If you've not got a license yet and want to know how to get one; read the first guide in the series to understand exactly what you'll need to do. Click here for the link to 'Getting your License'
Now I've just mentioned one of the scariest words in motorcycling racing... Scrutineering! (Otherwise known as Technical Control) Other than the start of your first race, this will be the most nerve-racking activity of the weekend. Why you ask? Well, one of the first things you'll have to do when you turn up at a race weekend is take your bike to Hell, sorry, Technical Control. Before you can get on the grid it's an ACU requirement for you to have your kit and your bike checked over by scrutineers to ensure it meets ACU regulations. What I will guide you through first is what additional items you'll need to do to your bike to ensure you pass. It's not really that scary, it just causes unnecessary hassle and stress if you fail.
Please note: This guide covers the ACU General Technical Specifications for Road Racing, found here, different clubs often have additional requirements for different championships. Make sure you check the Supplementary Regulations for the specific club and championship you are racing in.
In preparation for 2018 I will be converting a relatively standard 2009 Kawasaki ZX-6R Road bike into a race worthy one. This bike is what I will be using to guide you through the process of 'prepping' your bike for racing. So lets get going.
The first thing to say is that all bikes are required to have engine and frame numbers that have obviously not been tampered with or deleted, new unstamped components like frames are allowed. If you suspect your bikes numbers have been tampered with then contact the relevant authorities, if you're going to see a bike with tampered numbers... Walk away, no matter how cheap!
Step 1 - Fairings
Really the first step in preparing any motorcycle for track, racing or trackdays. Mainly to stop you damaging those precious road kits, you'll need a set of track fairings for 1 main reason; under section OIL CONTAINMENT in the handbook, it states that the lower fairing must be able to hold 50% of the machines total oil/coolant, should a major failure happen. It also allows you to get rid of the headlamps, brake light and indicators which are not required for racing and will save you serious weight. If you've already got a set of fairings, new or used, move onto the next step, but remember, fitted track fairings should be secure and handlebars MUST turn lock to lock without contacting any part of the fairing or screen.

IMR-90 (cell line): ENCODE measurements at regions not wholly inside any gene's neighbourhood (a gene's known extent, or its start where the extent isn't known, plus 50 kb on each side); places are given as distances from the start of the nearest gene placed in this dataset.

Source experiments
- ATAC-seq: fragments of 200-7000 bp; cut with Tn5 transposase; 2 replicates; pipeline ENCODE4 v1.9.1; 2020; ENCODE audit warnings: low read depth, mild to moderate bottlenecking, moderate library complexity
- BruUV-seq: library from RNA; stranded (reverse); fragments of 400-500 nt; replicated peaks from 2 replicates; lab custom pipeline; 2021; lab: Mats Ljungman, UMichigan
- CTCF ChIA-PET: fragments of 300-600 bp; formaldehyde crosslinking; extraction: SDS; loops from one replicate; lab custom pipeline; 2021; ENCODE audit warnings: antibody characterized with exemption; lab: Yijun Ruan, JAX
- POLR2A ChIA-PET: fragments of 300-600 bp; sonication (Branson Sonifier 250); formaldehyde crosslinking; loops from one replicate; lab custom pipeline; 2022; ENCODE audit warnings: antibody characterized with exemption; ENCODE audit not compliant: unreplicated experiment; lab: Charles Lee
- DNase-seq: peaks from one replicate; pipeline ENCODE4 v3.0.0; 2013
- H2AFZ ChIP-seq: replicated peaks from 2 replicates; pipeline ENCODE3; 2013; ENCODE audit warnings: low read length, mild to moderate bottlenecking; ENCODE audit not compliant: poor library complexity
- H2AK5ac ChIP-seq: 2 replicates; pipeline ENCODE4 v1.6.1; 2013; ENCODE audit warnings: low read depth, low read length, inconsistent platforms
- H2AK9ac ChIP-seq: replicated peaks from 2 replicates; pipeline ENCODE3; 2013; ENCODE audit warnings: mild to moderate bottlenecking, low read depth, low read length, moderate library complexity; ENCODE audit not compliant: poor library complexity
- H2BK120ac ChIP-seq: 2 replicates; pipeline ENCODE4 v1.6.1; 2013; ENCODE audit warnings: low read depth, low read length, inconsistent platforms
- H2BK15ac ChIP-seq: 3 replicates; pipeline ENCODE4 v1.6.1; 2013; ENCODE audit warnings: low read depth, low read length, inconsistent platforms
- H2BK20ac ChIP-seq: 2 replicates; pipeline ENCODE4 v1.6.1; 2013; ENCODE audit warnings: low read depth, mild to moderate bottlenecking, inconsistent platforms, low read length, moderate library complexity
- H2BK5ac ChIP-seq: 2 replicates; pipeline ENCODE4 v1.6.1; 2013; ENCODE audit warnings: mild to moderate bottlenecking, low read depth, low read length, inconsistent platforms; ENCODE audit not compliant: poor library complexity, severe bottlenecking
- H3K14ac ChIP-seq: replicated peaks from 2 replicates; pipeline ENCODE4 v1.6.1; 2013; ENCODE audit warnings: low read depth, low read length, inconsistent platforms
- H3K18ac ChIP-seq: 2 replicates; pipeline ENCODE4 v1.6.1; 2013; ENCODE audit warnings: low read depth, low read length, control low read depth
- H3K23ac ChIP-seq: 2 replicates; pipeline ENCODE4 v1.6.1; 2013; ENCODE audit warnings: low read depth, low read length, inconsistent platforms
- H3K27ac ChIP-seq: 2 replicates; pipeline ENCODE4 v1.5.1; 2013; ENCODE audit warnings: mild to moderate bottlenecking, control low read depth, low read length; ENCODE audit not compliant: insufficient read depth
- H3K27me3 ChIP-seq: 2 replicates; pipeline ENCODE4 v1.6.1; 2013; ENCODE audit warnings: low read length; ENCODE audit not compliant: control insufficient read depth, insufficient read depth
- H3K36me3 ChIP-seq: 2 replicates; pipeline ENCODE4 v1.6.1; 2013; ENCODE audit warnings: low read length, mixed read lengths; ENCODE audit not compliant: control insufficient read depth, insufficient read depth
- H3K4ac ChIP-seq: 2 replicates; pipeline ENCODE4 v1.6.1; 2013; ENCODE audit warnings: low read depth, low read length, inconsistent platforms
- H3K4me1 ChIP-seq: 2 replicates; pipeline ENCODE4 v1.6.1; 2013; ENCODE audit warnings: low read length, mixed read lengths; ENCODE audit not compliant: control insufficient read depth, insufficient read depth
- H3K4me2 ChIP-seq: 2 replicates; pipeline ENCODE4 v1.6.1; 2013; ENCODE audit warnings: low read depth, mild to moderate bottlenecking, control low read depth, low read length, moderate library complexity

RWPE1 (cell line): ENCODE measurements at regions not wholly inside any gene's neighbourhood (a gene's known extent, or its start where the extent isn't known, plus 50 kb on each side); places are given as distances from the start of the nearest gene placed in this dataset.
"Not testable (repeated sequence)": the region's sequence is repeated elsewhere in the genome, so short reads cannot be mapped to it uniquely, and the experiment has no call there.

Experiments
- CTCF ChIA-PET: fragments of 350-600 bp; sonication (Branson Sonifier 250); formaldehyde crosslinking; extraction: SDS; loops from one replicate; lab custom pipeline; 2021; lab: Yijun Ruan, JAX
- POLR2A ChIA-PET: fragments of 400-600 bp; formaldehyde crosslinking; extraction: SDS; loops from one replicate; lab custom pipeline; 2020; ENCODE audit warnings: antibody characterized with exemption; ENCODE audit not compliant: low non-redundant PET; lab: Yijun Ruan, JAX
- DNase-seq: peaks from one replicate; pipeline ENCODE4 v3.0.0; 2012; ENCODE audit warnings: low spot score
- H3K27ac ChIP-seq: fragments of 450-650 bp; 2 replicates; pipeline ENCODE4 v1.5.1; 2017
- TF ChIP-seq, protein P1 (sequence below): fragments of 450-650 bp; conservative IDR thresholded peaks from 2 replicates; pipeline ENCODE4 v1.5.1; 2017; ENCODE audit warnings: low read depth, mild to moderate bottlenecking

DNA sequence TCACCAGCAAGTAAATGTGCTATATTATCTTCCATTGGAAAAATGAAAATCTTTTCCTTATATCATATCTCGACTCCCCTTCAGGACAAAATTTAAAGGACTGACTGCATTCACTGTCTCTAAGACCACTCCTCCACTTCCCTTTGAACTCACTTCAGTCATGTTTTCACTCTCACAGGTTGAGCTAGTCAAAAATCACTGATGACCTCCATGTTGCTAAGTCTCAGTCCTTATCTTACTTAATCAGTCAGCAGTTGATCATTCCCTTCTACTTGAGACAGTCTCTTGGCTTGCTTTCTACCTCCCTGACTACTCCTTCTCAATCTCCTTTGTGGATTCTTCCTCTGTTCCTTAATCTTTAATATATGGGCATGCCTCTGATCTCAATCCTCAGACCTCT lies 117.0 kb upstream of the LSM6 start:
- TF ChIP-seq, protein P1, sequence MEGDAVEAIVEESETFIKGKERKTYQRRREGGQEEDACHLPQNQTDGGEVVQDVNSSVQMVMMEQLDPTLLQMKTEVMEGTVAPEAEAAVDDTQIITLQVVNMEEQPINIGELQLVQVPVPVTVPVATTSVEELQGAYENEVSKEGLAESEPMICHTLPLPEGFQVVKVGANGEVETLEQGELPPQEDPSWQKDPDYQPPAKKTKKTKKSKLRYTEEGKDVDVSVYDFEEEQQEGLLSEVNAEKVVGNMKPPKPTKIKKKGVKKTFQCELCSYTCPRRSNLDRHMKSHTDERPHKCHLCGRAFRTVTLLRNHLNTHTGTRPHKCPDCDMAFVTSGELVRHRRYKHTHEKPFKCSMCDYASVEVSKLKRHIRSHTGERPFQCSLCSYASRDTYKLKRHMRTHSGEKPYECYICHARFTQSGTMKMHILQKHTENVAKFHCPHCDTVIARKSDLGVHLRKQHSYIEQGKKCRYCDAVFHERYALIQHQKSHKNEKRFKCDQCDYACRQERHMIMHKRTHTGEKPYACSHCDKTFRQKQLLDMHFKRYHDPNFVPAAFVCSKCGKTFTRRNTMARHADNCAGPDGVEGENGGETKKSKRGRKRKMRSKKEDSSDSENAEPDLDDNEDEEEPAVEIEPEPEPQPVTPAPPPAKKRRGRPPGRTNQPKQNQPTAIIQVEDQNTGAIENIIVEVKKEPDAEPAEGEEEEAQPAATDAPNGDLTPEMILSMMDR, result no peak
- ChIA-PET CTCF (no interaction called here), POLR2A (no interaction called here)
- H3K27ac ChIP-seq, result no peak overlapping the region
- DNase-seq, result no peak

Remember: When you remove any electrical item, make sure you sufficiently tape up all the connectors to prevent water ingress and rust/ shorting connectors.
Tip: If you buy new fairings then make sure you trial fit before painting them. Quite often youll need to drill holes and cut out sections to make a better fit. You don't want to be doing that with freshly painted fairings!
Step 2 - Numbers
Once you've got those fairings on, you'll need numbers. You can find these on ebay or a variety of suppliers, I use a really good guy called Roger Clements of Simply Signs & Graphics (email@example.com ), just send the font and size you need, he will send you a mock up of what you want and then do the rest.
So what do you need?
You need 1 main number which must be clearly visible from the front of the bike, this is usually applied to the front screen or front fairing. 2 side numbers, usually applied to the lower belly pan fairing, 1 on the left and 1 on the right.
Sizing... of much contention in the Road Racing world, some clubs are very strict, some a little more lenient. Regardless of how pretty you want them, you're best off sticking to the guidelines than being told to change them on the day of your first race
Minimum Dimensions for front numbers are a Height of 140mm and Width of 80mm per digit on a Background 285mm by 235mm.
Minimum Dimensions for side numbers are a Height of 140mm and Width of 80mm per digit on a Background 285mm by 235mm.
Colours depend on your class so make sure you know before you buy them but they tend to be:
600cc motorcycles - White Background with Blue Numbers
1000cc motorcycles - White Background Black Numbers
Step 3 - Lockwiring
This is an important part of preparing your bike for racing, the regulations state that any oil drain plugs or filters must be securely fastened and the most convenient way of doing this is lockwiring. For this you'll want to get yourself a pair of lock wire pliers, you can do it with mole grips but it's much more fiddly. I'd recommend a pair of Clarke pliers as well as some lock wire, both can be bought quite easily on ebay or amazon (see links below). The idea is to stop the bolt undoing so make sure you always fix it to something that pulls it tight.
What to wire?
Oil Filler Cap - Mandatory
Oil Drain Plug - Mandatory
Oil Filter - Mandatory
Oil dip stick (where applicable) - Mandatory
Grips - Optional
Brake Caliper Bolts - Optional
Brake Pad Pins - Optional
To lockwire these things, you'll need holes in them. The easiest way is to head over to the Pro Bolt website and pick up a full set of Race Drilled bolts, perhaps the easiest but also the most expensive. You can of course drill your own holes, but it's not an easy feat without a pillar drill.
- The one bolt I suggest you do buy pre-drilled is the oil sump/drain bolt. That's a big bolt to drill a small hole in
- Check your oil filler cap, usually it's plastic/nylon which you can easily drill and save yourself £15